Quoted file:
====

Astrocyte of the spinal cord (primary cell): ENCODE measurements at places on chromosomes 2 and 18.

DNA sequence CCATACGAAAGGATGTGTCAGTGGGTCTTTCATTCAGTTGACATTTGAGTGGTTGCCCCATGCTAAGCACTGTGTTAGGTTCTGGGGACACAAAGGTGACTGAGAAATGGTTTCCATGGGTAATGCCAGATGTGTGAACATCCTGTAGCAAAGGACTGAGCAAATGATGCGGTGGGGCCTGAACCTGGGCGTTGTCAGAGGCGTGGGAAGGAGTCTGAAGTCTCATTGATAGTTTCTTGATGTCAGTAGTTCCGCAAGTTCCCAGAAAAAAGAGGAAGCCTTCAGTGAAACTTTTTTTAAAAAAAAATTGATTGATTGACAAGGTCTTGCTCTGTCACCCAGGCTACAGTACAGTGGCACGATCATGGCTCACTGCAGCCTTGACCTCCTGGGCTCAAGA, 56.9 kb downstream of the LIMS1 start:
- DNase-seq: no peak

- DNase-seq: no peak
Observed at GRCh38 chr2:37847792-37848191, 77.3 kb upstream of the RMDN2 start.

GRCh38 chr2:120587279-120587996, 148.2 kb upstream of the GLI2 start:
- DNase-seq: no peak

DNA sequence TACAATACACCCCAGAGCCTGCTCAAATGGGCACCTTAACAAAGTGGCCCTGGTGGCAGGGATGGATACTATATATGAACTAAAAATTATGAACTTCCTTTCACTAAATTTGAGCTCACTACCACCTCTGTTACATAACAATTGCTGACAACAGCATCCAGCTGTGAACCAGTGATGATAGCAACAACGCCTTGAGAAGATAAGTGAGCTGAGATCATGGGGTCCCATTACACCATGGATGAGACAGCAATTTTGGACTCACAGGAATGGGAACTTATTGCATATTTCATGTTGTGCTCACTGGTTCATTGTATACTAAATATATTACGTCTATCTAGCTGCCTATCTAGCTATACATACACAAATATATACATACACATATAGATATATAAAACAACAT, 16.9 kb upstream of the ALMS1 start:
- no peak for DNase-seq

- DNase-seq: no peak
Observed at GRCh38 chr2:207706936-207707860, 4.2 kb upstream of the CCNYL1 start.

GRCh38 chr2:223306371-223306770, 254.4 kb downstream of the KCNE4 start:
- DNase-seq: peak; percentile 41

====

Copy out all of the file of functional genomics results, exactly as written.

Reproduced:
Astrocyte of the spinal cord (primary cell): ENCODE measurements at places on chromosomes 2 and 18.

DNA sequence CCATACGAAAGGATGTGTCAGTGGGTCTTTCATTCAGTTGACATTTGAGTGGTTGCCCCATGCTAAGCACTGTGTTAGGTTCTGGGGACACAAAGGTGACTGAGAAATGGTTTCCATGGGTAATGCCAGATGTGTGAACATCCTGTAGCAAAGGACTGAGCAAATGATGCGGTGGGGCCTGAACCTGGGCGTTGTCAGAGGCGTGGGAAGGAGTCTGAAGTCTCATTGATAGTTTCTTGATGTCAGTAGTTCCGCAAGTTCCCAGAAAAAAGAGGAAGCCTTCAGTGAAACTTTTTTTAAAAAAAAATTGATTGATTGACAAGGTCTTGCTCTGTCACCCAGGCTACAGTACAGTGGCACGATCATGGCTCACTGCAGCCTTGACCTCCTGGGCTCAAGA, 56.9 kb downstream of the LIMS1 start:
- DNase-seq: no peak

- DNase-seq: no peak
Observed at GRCh38 chr2:37847792-37848191, 77.3 kb upstream of the RMDN2 start.

GRCh38 chr2:120587279-120587996, 148.2 kb upstream of the GLI2 start:
- DNase-seq: no peak

DNA sequence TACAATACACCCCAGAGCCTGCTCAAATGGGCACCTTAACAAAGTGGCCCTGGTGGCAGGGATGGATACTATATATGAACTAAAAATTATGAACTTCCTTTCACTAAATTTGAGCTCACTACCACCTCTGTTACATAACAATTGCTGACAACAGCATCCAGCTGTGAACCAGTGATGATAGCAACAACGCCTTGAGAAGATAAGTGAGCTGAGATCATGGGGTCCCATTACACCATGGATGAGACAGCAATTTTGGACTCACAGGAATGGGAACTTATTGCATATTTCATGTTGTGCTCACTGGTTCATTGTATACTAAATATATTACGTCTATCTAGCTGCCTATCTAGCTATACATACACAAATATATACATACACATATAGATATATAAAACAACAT, 16.9 kb upstream of the ALMS1 start:
- no peak for DNase-seq

- DNase-seq: no peak
Observed at GRCh38 chr2:207706936-207707860, 4.2 kb upstream of the CCNYL1 start.

GRCh38 chr2:223306371-223306770, 254.4 kb downstream of the KCNE4 start:
- DNase-seq: peak; percentile 41